As I’ve said before, I think he’s striking the right balance between condemning the regime’s actions against their own citizens, while not getting the US involved in what’s already an incredibly messy struggle for power.
Why is this the right strategy?
Because Obama has to hedge his bets on Iran…and that means not trying to undermine the current regime which has a better than even chance of remaining in power. If he comes out in support of Mousavi and the revolution doesn’t start, well, we’ve just wasted one of our best chances at solving the nuclear problem in that region. If Mousavi does manage to grab power, he’ll have done it with the Iranian people and they’ll collectively want to put a stake in the ground right off the bat to move Iran in a different direction.
And while many on the right wing are claiming this makes us look weak, what’s their strategy? More talk about spreading freedom? And that leads to where exactly? Declaring war against Iran, wiping out the mullahs and inserting Mousavi as the President?
In any event, here’s the statement via Politico:
Today, I want to start by addressing three issues, and then Iâ€™ll take your questions.
First, Iâ€™d like to say a few words about the situation in Iran. The United States and the international community have been appalled and outraged by the threats, beatings, and imprisonments of the last few days. I strongly condemn these unjust actions, and I join with the American people in mourning each and every innocent life that is lost.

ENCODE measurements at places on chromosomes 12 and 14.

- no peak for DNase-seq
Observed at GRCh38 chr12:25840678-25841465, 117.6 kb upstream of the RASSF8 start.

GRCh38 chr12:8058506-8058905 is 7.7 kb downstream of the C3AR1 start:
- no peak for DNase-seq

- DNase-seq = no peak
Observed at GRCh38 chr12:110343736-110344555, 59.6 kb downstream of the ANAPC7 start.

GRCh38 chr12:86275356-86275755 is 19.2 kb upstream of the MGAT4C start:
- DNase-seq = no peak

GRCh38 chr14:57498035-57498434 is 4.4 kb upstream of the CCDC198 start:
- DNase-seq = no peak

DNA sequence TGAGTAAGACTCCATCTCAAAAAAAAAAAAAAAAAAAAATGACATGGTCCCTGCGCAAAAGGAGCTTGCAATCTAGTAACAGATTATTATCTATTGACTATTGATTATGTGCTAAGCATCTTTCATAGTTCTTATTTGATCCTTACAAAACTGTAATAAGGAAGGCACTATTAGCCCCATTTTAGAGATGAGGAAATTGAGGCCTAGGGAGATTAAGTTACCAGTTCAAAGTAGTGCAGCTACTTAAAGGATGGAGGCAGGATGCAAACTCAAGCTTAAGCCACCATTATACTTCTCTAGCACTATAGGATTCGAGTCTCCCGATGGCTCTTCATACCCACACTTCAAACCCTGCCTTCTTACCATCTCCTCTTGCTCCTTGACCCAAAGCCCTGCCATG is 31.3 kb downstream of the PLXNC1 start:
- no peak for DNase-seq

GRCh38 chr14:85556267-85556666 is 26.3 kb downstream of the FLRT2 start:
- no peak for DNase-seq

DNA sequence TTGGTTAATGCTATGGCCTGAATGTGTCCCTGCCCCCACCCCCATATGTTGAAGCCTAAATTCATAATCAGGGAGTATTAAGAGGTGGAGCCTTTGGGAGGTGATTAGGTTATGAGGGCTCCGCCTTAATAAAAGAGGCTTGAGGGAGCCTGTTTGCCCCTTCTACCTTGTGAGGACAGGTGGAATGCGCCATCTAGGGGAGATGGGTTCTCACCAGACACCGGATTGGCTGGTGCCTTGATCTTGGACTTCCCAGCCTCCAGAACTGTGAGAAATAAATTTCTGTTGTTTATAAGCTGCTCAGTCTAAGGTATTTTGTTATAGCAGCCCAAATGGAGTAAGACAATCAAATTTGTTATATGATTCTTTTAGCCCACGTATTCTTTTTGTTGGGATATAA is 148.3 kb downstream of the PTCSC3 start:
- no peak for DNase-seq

I have made it clear that the United States respects the sovereignty of the Islamic Republic of Iran, and is not at all interfering in Iranâ€™s affairs. But we must also bear witness to the courage and dignity of the Iranian people, and to a remarkable opening within Iranian society. And we deplore violence against innocent civilians anywhere that it takes place.
The Iranian people are trying to have a debate about their future. Some in the Iranian government are trying to avoid that debate by accusing the United States and others outside of Iran of instigating protests over the elections. These accusations are patently false and absurd. They are an obvious attempt to distract people from what is truly taking place within Iranâ€™s borders. This tired strategy of using old tensions to scapegoat other countries wonâ€™t work anymore in Iran. This is not about the United States and the West; this is about the people of Iran, and the future that they â€“ and only they â€“ will choose.
The Iranian people can speak for themselves. That is precisely what has happened these last few days. In 2009, no iron fist is strong enough to shut off the world from bearing witness to the peaceful pursuit of justice. Despite the Iranian governmentâ€™s efforts to expel journalists and isolate itself, powerful images and poignant words have made their way to us through cell phones and computers, and so we have watched what the Iranian people are doing.
This is what we have witnessed. We have seen the timeless dignity of tens of thousands Iranians marching in silence. We have seen people of all ages risk everything to insist that their votes are counted and their voices heard. Above all, we have seen courageous women stand up to brutality and threats, and we have experienced the searing image of a woman bleeding to death on the streets. While this loss is raw and painful, we also know this: those who stand up for justice are always on the right side of history.
As I said in Cairo, suppressing ideas never succeeds in making them go away. The Iranian people have a universal right to assembly and free speech. If the Iranian government seeks the respect of the international community, it must respect those rights, and heed the will of its own people. It must govern through consent, not coercion. That is what Iranâ€™s own people are calling for, and the Iranian people will ultimately judge the actions of their own government.